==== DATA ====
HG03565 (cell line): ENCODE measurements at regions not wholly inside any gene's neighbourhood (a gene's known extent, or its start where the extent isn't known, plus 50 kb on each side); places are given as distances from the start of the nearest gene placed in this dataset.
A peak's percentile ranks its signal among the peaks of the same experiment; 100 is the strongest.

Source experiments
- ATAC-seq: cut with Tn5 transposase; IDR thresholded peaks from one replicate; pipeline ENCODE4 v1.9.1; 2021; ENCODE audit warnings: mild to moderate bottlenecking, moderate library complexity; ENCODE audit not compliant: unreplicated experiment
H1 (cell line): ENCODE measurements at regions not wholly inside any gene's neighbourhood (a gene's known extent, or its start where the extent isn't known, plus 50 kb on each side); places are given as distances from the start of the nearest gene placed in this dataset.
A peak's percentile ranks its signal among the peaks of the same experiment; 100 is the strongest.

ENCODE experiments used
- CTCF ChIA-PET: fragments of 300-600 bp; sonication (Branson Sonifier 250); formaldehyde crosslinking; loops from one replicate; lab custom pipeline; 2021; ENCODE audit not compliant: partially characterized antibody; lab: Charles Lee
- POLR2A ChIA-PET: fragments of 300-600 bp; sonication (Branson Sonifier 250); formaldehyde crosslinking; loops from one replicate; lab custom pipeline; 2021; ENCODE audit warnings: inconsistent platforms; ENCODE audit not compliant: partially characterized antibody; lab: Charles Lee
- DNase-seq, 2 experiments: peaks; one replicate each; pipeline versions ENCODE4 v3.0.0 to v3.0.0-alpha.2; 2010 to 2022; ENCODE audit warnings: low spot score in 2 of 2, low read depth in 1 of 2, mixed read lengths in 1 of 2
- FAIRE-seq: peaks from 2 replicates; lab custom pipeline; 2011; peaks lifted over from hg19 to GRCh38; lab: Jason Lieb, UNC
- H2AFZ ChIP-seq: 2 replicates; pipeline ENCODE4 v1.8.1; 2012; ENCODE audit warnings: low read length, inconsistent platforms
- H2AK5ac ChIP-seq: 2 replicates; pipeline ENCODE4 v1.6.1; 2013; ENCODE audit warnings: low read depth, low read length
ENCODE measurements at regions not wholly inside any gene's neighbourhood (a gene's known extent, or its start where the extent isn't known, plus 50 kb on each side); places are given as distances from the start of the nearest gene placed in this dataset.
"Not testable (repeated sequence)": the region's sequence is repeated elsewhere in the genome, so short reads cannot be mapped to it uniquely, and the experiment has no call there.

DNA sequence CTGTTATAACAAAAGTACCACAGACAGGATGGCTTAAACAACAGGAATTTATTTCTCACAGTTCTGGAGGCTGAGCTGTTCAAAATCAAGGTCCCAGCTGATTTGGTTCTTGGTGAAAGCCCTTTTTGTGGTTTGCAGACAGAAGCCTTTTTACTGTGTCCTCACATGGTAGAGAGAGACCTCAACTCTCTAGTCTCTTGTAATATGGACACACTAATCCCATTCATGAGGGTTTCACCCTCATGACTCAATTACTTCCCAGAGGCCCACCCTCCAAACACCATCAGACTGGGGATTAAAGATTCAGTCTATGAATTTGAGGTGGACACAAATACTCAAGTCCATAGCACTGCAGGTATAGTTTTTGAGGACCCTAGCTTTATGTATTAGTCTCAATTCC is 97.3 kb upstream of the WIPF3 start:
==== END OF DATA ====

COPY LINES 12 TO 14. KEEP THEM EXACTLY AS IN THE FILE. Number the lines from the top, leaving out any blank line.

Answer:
- H2AFZ ChIP-seq: 2 replicates; pipeline ENCODE4 v1.8.1; 2012; ENCODE audit warnings: low read length, inconsistent platforms
- H2AK5ac ChIP-seq: 2 replicates; pipeline ENCODE4 v1.6.1; 2013; ENCODE audit warnings: low read depth, low read length
ENCODE measurements at regions not wholly inside any gene's neighbourhood (a gene's known extent, or its start where the extent isn't known, plus 50 kb on each side); places are given as distances from the start of the nearest gene placed in this dataset.